and to that of other subscribers. That ISP's are not doing this I believe is
simply lazyness, not a principle. Should the ISP be required to do this by
regulation? Probably not. Should the ISP be required to respond timely to
customer complaints about roggue machines? Probably not, unless the ISP is a de
facto local monopoly. I believe the best regulation that could be enacted, is
that an ISP's repeated failure to properly secure it's network from inside and
outside threats is a contract violation. The best thing regulators can do, is
to make it easier for teh consumer to get out of contracts when the ISP fails to
deliver. Currently the contract you sign with and ISP are consumer unfriendly.
The ISPs make no warranties about levels of service, but claim the right to
collect monies.

"red/green" architecture "
While this solution (which is already available today) protects the user from
harm, it does not prevent the "red zone" from causing harm to other
users. Fortunately a "red zone" is normally frequently reset, so that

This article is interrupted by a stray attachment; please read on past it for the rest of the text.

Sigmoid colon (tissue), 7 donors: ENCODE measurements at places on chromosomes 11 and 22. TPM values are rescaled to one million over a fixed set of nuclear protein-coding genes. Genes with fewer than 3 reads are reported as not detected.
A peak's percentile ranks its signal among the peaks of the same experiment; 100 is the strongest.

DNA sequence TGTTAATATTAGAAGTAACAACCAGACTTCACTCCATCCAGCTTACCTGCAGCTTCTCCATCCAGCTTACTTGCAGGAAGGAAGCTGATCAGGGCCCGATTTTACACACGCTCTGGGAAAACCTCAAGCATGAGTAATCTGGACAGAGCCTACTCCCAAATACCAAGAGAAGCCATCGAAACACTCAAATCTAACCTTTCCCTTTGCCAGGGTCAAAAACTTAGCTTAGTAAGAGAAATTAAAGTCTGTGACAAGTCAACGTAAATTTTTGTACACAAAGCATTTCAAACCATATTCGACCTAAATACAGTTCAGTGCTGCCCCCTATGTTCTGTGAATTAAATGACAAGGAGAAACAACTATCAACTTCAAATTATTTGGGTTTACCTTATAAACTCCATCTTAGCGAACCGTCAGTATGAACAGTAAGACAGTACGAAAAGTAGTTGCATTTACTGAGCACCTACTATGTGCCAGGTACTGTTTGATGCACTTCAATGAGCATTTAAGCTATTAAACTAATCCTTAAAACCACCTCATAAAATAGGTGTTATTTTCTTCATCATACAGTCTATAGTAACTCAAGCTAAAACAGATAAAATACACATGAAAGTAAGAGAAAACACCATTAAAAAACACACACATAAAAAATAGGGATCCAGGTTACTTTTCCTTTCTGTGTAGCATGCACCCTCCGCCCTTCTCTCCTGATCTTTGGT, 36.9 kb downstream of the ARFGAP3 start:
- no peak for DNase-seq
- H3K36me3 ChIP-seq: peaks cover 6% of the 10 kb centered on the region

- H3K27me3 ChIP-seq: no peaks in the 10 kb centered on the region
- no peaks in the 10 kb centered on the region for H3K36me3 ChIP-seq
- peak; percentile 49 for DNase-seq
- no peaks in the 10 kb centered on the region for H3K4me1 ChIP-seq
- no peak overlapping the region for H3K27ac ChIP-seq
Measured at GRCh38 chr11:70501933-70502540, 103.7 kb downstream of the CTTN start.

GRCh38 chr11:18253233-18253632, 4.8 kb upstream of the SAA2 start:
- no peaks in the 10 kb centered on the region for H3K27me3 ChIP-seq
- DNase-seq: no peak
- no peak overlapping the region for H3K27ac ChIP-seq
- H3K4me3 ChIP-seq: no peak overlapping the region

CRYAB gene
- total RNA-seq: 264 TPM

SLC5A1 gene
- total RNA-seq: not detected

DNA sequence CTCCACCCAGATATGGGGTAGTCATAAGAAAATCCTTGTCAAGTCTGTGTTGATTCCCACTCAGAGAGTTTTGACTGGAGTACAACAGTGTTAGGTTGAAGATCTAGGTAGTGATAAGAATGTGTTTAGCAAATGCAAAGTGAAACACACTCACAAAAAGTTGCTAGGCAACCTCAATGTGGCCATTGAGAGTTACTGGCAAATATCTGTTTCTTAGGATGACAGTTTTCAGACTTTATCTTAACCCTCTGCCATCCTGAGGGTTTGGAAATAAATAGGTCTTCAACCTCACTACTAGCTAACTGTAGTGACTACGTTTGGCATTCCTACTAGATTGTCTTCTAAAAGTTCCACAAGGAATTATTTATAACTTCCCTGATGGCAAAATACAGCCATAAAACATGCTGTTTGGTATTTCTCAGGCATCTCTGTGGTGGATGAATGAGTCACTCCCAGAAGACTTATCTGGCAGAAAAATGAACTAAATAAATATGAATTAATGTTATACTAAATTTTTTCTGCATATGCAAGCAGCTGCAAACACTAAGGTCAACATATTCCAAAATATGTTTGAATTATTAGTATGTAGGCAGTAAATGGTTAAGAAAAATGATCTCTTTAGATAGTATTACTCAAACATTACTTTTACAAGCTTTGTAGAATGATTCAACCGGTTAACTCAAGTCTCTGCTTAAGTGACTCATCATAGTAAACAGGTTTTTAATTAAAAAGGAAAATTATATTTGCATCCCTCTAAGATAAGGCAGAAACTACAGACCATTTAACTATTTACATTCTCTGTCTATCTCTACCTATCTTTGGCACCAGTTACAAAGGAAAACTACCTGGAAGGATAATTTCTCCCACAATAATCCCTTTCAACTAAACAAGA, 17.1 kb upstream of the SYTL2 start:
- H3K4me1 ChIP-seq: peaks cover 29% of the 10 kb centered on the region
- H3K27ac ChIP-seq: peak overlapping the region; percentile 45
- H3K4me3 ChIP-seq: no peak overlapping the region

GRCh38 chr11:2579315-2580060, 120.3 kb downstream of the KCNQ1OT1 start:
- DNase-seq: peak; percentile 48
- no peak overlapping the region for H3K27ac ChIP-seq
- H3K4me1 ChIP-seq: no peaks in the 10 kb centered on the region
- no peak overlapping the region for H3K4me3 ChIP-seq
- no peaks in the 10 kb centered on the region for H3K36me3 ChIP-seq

a comnpromized OS image will cause harm only for a limited time.

" c. Solving the sorts of problems that get the regulators up in
arms"
I think this is more an issue of education and philosophy, not of coming up with
technical solutions. Pirating of movies is illegal. The means by which a movie
is pirated should not be subject to regulation. There will always be crackpot
legislators who are luddites and unable to even use a TV remote. There will
always be Californian and Utah legislators that will do almost anything to
increase movie studio and hymn composer's revenues. For the rest of the
legislators, what is needed is education, and a reminder that we have a
constitution. And when they fail that, we always have the Supreme court. No
matter how draconian technology becomes, the IP-lobby will apply pressure on
legislators to help them increase revenue further. Popular technology tends to
trump legislative kneejerkery in the long run. I bet a lot of the legislators
own ipods, and would be offended by the assertion that they could be considered
pirates, because they own a device that could be used to play pirated songs.

" d. I'm interested in distributed solutions to the badware problem."
I have an alternative proposal, namely cooperative security. Every machines is
tasked with keeping an eye on a few other machines, which could belong to